Five Tips to Running an Online Conference
Keith Barclay is the Industry Manager for New Zealand's Doc Edge conference, which plunged into digital delivery moments after the plague arrived. Now that he can drink his tea without the cup shaking, he wrote down five things he wished he knew in March.
Home alone is not the same as team alone
I've worked freelance for more than four decades, solo for over half of that time, and from home for over 15 years. Home has been different places in different countries during those decades, but I've always found it easy to work there.
I understand my work-life balance needs; know how to schedule work and hit deadlines. I have strategies for staying sane, many of which involve playing computer games and shouting at the TV when I lose (which is too often these days). I'm good at multi-tasking. I can, for example, lose at FIFA and shout at the TV at the same time.
Working remotely as part of a team is a very different ballgame.
People have different rhythms, different demands and expectations placed on them in their own environments, and rarely will they match your own. Lots of people now say they were more productive in lockdown. Maybe that's true when people were working on solo tasks.
I would have loved to understand, much earlier on, what a constant and frequently unproductive game herding a team of cats alone can become.
Not everybody is good with time differences
One of the great things about COVID-19, odd though that statement sounds, is that its effects have been ubiquitous. We've been forced to confront it strategically, as a tribe. Only those too arrogant, too stupid or too Republican to acknowledge reality, believe that life can go on as if a global pandemic hadn't happened.
For well over half my life I've not lived in the same country as most of my family. I've worked with, and for, clients in different time zones to mine since before Y2K was a twinkle in a scaremonger's eye.
While our physical worlds have shrunk dramatically this year, our appetite for connection by other means has grown exponentially. In the last couple of weeks, I've done zoom calls with people in over 20 countries in a dozen time zones.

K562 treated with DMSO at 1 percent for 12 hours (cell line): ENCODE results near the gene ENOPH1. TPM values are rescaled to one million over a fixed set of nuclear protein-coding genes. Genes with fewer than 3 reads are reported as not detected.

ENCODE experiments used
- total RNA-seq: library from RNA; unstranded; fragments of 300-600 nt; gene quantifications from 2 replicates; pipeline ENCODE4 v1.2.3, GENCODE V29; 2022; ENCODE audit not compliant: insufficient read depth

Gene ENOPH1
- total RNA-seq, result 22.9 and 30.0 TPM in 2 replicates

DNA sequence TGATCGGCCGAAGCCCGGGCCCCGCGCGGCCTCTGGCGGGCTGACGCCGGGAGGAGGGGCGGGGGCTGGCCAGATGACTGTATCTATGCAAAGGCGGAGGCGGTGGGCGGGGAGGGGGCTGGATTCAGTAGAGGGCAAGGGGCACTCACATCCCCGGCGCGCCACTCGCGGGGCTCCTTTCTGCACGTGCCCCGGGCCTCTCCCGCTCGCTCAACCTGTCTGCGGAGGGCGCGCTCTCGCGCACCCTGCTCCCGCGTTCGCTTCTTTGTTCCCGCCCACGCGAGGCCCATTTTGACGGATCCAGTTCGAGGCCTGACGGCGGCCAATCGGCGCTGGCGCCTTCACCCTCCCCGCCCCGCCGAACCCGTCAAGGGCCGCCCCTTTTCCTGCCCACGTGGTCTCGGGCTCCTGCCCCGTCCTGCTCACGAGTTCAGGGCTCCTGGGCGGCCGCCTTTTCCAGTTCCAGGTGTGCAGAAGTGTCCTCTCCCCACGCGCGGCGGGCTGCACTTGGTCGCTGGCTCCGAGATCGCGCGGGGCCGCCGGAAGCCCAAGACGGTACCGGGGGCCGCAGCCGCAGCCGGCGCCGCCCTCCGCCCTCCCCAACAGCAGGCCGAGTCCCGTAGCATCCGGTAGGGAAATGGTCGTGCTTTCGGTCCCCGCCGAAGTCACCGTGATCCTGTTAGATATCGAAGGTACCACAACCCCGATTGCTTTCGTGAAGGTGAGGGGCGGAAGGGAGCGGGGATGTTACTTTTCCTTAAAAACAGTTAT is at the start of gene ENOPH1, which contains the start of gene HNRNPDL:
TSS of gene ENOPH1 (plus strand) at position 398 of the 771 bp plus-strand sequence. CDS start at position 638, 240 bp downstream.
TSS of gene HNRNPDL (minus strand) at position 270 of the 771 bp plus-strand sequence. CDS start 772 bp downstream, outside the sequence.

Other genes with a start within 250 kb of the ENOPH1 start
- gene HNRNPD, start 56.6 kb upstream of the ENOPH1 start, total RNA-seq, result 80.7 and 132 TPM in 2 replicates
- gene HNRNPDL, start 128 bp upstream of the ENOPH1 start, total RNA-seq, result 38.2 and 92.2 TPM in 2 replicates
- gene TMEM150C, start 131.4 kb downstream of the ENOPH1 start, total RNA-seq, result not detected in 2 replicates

I thought understanding time zones was pretty basic stuff in a global economy, pre-, during or post-pandemic. But apparently it's not, given the amount of time wasted over the last three months doing meetings twice because one party or another failed to work out the time zones correctly.
Some laws apply regardless
Anyone who's ever thought they've got plenty of time to do something has quickly, become familiar with Parkinson's law, which paraphrased, states: Any job will expand to fill the time available to complete it.
Anybody who's ever struggled to hit a deadline will be equally familiar with Murphy's Law (aka sod's law) which, also paraphrased, states: If it can go wrong, it will.
Having more time is not always the answer. But spending more time planning, testing, trialling and eliminating any problem you have control over, is time well spent. Even if, as any student of Robert McKee will tell you, the only thing solving a problem ever leads to is a bigger problem.
If Zoom is the answer, what was the question?
Have you got a minute for a quick zoom? No, I haven't, and neither have you, because there's no such thing. A quick zoom is an oxymoron sprinkled with irony.
Zoom is a great tool, a great way to connect and, thanks to virtual backgrounds, a lot cheaper than a cleaner.
It can be a virtual office, where an open call of many hours' duration can allow socially distanced team members to beaver away solo and just shout out when they need to connect with someone.
Breakout rooms have their place, even if that place often seems to be in place of the sort of motels that rent rooms by the hour.
What Zoom isn't is a watercooler, and that – it seems – is what most people missed most while working in isolation.
How do you eat an elephant?
Family Winter, part of Doc Edge 2020.
The answer is, of course, one bite at a time. But add to that: with the right tools.
Tools many of us thought we were competent at using, that were fit for purpose in January and February, now look very different. Some look like zombies, aimlessly stumbling around, unaware they're the new MySpace. Some look like exactly what they are – opportunistic start-ups, or upstarts. Some have expanded the roll-out of new features, or expansions on existing feature sets.
Some of these improvements are great, many are good, a few are annoying... but only those too arrogant, too stupid or too Republican would take them into a live environment without the time for testing and re-learning.
The other thing I really wish I'd known in March, was that come July I'd be able to go to a garage sale and pay cents on the dollar for my next pack of toilet rolls.
This article was originally published by our friends at Artshub Australia.
Written by Keith Barclay.